Alexei Maximovich Peshkov (Russian: Алексей Максимович Пешков or Пешков), primarily known as Maxim Gorky (Максим Горький), was a Russian and Soviet writer, a founder of the socialist realism literary method and a political activist.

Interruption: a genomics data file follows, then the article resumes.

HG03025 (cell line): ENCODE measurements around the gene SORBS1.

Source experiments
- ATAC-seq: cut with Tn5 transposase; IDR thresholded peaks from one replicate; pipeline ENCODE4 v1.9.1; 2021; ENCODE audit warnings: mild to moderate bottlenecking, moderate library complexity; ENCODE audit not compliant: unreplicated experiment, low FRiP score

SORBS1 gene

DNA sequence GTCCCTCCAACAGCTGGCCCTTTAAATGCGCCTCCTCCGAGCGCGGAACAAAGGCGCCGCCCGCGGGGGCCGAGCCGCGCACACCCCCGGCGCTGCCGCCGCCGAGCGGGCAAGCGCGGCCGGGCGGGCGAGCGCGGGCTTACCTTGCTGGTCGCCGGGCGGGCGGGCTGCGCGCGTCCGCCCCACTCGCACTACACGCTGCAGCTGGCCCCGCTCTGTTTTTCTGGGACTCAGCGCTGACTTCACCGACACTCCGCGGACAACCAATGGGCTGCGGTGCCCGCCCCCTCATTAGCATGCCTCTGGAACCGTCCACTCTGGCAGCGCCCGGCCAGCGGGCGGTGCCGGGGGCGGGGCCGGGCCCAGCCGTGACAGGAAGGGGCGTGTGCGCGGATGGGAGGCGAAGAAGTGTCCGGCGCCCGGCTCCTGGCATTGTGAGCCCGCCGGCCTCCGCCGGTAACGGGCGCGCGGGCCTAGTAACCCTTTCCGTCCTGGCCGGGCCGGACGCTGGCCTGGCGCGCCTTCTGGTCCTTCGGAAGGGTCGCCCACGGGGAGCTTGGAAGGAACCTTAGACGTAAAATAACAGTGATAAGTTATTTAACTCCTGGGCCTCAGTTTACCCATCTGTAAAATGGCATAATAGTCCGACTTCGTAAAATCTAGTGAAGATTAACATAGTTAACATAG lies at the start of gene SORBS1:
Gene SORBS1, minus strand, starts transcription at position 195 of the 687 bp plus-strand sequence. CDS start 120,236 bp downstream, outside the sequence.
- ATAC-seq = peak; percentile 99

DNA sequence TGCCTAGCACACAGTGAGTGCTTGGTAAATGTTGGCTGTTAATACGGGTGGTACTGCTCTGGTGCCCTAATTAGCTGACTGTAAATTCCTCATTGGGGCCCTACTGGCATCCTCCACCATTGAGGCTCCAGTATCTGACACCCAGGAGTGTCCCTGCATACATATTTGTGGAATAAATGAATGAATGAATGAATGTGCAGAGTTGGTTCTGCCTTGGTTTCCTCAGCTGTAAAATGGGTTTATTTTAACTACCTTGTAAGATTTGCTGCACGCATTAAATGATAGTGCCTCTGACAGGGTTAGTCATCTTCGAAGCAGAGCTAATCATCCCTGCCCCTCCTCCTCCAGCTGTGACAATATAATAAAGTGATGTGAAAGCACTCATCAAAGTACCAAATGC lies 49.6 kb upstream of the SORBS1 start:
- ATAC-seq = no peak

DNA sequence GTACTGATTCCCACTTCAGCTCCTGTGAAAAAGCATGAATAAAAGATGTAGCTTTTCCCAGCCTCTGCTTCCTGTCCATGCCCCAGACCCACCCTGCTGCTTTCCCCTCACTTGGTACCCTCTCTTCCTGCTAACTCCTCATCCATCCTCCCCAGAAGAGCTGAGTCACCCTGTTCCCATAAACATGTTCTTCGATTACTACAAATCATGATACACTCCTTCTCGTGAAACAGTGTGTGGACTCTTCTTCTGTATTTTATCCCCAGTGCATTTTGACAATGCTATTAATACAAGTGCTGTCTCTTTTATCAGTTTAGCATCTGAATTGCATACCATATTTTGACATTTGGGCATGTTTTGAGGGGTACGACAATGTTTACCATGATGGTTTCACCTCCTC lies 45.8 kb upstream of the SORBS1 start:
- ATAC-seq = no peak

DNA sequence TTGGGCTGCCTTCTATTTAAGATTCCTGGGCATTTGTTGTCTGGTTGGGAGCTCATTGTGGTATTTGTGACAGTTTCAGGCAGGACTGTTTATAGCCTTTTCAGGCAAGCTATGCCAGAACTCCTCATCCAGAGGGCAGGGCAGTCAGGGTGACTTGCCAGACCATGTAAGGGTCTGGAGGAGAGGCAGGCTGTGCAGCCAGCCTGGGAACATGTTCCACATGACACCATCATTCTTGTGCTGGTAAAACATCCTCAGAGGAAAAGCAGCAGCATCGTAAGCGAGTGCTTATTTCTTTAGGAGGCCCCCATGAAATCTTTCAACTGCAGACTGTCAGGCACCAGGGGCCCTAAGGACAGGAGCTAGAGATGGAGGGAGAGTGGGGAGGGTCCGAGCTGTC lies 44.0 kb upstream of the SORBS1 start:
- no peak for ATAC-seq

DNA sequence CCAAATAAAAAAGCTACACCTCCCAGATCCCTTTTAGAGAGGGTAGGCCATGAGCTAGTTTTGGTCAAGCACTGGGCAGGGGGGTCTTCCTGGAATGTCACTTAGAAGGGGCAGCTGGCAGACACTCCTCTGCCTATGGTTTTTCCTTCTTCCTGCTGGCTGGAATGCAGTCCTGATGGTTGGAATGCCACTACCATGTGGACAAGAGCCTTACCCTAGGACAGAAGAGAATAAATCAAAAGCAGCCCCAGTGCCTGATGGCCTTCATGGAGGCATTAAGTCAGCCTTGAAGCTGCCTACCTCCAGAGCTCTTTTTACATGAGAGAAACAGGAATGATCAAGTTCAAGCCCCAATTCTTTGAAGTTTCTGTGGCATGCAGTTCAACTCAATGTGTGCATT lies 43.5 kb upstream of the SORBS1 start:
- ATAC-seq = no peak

He was also a five-time nominee for the Nobel Prize in Literature. Around fifteen years before success as a writer, he frequently changed jobs and roamed across the Russian Empire; these experiences would later influence his writing. Gorky's most famous works were The Lower Depths (1902), Twenty-six Men and a Girl, The Song of the Stormy Petrel, The Mother, Summerfolk and Children of the Sun. He had an association with fellow Russian writers Leo Tolstoy and Anton Chekhov; Gorky would later write his memoirs on both of them.